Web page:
Of course, it is not only the skin that can be subject to damage from UV radiation. Bright sunlight can penetrate the eye’s surfaces tissues, as well as the cornea and the lens.
Ignoring the risks of UV exposure
But regardless of the numerous studies and health warnings associated with UV exposure, it seems many of us refuse to take note.
A 2012 survey from the Centers for Disease Control and Prevention (CDC) found that 50.1% of all adults and 65.6% of white adults ages 18-29 reported suffering sunburn in the past 12 months, indicating that sun protection measures are not followed correctly, if at all.
A more recent study from the University of California-San Francisco stated that the popularity of indoor tanning is “alarming” – particularly among young people.
The study revealed that 35% of adults had been exposed to indoor tanning, with 14% reporting tanning bed use in the past year. Even more of a concern was that 43% of university students and 18% of adolescents reported using tanning beds in the past year.
Overall rates of tanning bed use, the researchers estimate, may lead to an additional 450,000 non-melanoma and 10,000 melanoma skin cancer cases every year.
It seems unbelievable that so many of us are willing to put our health at risk to soak up some sunshine. So why do we do it?
The desire for a ‘healthy tan’
A recent study published in the journal Cell suggested that UV radiation causes the body to release endorphins – “feel-good” hormones – which makes sun exposure addictive.
But Tim Turnham, executive director of the Melanoma Research Foundation, told Medical News Today that many people simply favor a tanned body over health:
“Despite elevated awareness of the dangers of UV radiation, people still choose to ignore the dangers in the pursuit of what they consider to be a ‘healthy tan.’ This is particularly an issue among young people who tend to ignore health risks in favor of enhancing their social status and popularity. We know that tanning appeals to people who are interested in being included, and this is a primary driver for teens – being part of the ‘in’ crowd.”
Anita Blankenship, health communication specialist at the CDC, told us that the desire for a tan is particularly common among young women.
“In the US, nearly 1 in 3 young white women ages 16-25 years engages in indoor tanning each year,” she said. “These young women may experience pressure to conform to beauty standards, and young people may not be as concerned about health risks.”
Turnham agreed, telling us that the indoor tanning industry specifically targets this population. “Aggressive marketing, deep discount and package deals are used routinely by tanning salons, who market their services preferentially to young women,” he said.
Blankenship added that the public are also presented with “conflicting messages” when it comes to the safety of excess UV exposure. She pointed out that a recent US report found that only 7% of tanning salons reported any harmful effects from tanning beds, booths or lamps, while 78% reported health benefits.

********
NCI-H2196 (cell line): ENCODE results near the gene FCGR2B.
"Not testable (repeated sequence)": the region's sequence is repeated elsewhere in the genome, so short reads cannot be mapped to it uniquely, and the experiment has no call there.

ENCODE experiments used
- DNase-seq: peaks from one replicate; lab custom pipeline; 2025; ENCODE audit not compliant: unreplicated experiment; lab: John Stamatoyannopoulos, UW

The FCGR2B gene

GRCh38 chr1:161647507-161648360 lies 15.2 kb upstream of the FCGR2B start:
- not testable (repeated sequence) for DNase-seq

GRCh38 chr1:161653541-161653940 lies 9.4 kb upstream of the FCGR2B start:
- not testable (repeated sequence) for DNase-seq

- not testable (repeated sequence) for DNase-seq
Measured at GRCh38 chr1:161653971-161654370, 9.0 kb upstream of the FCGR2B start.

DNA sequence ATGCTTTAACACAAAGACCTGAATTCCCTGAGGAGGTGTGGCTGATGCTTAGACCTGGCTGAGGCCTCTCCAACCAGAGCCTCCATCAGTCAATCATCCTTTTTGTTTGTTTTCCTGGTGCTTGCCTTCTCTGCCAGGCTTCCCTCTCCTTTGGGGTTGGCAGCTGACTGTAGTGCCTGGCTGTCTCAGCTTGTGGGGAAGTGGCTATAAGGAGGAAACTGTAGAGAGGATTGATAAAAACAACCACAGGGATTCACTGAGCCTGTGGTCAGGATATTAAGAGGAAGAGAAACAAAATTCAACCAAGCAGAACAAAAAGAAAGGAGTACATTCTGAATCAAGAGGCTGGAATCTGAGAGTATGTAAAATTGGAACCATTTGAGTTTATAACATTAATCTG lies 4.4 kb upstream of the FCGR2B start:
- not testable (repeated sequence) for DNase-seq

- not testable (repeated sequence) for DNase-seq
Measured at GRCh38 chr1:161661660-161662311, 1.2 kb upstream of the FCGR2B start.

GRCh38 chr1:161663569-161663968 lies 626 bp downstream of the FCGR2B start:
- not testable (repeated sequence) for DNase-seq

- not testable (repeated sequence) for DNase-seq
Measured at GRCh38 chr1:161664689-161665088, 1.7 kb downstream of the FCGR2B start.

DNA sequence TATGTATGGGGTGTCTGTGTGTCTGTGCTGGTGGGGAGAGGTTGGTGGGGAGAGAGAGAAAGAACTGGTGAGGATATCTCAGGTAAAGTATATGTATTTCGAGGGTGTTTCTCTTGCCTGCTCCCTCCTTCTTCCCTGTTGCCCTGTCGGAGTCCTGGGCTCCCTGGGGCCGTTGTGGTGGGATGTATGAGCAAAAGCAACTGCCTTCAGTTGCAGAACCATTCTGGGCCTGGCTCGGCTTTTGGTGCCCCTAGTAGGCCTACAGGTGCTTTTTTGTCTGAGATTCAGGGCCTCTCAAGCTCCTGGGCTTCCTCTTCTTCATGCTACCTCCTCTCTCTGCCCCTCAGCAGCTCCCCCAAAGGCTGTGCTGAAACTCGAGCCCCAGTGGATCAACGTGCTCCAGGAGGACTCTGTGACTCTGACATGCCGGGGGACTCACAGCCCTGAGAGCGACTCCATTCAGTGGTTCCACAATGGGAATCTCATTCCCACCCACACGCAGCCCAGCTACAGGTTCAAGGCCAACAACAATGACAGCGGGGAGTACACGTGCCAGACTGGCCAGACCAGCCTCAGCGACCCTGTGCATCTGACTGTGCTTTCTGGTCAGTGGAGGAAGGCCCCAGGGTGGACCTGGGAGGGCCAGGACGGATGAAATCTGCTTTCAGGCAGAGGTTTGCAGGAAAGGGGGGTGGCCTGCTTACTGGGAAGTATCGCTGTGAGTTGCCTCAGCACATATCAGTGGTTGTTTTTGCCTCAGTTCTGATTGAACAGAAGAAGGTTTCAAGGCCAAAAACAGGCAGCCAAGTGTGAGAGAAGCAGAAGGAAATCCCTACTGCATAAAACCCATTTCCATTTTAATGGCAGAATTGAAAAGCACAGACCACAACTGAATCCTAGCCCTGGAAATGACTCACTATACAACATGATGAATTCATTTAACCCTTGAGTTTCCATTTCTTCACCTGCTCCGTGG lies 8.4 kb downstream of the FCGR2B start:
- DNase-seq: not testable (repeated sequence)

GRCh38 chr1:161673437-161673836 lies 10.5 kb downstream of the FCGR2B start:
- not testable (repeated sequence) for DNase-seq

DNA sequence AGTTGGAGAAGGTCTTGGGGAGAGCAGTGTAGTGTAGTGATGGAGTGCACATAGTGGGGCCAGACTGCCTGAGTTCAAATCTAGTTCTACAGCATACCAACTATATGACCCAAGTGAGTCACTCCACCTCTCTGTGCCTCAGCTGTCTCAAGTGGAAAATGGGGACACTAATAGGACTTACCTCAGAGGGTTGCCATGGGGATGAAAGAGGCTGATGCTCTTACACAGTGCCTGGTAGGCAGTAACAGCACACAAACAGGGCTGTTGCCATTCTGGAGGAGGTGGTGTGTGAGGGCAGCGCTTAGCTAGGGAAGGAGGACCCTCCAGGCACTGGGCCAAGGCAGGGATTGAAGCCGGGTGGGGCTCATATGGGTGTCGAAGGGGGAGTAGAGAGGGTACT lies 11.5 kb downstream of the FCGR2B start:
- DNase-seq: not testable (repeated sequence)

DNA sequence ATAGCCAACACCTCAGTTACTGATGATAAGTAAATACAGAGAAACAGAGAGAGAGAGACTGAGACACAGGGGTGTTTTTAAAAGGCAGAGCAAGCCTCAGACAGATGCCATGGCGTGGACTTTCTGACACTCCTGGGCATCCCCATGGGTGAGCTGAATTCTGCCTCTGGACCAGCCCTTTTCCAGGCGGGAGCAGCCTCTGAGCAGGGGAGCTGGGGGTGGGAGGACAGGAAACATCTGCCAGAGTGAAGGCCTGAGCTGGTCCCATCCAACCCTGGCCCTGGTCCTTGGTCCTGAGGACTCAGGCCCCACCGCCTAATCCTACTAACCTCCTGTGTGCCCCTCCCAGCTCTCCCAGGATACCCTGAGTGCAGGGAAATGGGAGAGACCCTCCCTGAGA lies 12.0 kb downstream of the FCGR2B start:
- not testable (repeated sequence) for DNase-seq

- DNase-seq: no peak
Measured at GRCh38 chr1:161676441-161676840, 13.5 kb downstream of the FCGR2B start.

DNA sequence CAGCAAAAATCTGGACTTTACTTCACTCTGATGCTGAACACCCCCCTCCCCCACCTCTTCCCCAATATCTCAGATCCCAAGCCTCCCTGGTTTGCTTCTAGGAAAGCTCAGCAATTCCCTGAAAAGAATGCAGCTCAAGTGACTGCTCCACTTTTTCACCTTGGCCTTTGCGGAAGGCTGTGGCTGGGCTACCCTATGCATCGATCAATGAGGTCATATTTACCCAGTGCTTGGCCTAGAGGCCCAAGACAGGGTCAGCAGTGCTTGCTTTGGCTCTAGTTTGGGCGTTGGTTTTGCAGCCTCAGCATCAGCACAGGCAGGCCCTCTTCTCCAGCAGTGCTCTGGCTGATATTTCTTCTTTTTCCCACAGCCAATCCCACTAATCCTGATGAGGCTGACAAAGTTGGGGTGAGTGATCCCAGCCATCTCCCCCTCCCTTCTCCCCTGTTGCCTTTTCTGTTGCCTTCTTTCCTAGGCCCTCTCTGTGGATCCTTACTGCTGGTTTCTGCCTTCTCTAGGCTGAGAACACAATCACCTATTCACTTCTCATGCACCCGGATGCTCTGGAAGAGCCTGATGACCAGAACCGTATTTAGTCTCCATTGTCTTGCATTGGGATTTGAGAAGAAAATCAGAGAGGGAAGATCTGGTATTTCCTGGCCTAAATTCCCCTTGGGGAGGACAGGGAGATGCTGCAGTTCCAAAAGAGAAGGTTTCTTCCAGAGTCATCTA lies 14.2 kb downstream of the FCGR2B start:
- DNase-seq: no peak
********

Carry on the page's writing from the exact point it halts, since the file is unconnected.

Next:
“It is important to monitor deceptive health and safety claims about UV exposure, as they may make it difficult for consumers to adequately assess risk,” she told us. “It is important for people to understand that tanned skin is damaged skin, and that damage can lead to wrinkles and early aging of the skin, as well as skin cancer including melanoma – the kind of skin cancer that leads to the most deaths.”
Progress has been made, but more needs to be done
This month is UV Safety Month – an annual campaign that aims to increase public awareness of the health implications caused by UV exposure.
With the help of such campaigns and an increase in studies detailing UV risks, many health care professionals believe there has been a change for the better in attitudes toward UV exposure.
Many health care professionals believe much progress has been made in increasing awareness of UV exposure risks in recent years, but more needs to be done.
“Certainly the scientific community, a number of federal agencies, and possibly the general public are more aware of the risk of UV exposure,” a spokesperson from the National Cancer Institute (NCI) told Medical News Today.
“Action and more coordinated efforts increased markedly about 4 years ago, when a number of epidemiological studies documented the harms of indoor tanning, the FDA held their scientific advisory committee meeting to discuss need for changing indoor tanning device regulations, and they also acted on their previous proposals to change sunscreen regulations.”
The spokesperson continued:
“We think these summaries acted as a catalyst for efforts to make the public and policy makers aware of the risks of indoor tanning, and also they gave a boost to efforts to increase awareness of outdoor sun exposure risks and encourage sun safe protective behaviors.”
In addition, some studies have indicated that many youngsters may even be moving away from the use of tanning beds. A recent Youth Risk Behavior Survey found that among high school students, indoor tanning activity decreased from 15.6% in 2009 to 12.8% in 2013.
Turnham told us that since sunless tanning – such as the use of spray tans – is on the increase, it may be that youngsters are using this as an alternative to tanning salons. But the NCI spokesperson said such an association needs to be investigated before any conclusions can be reached: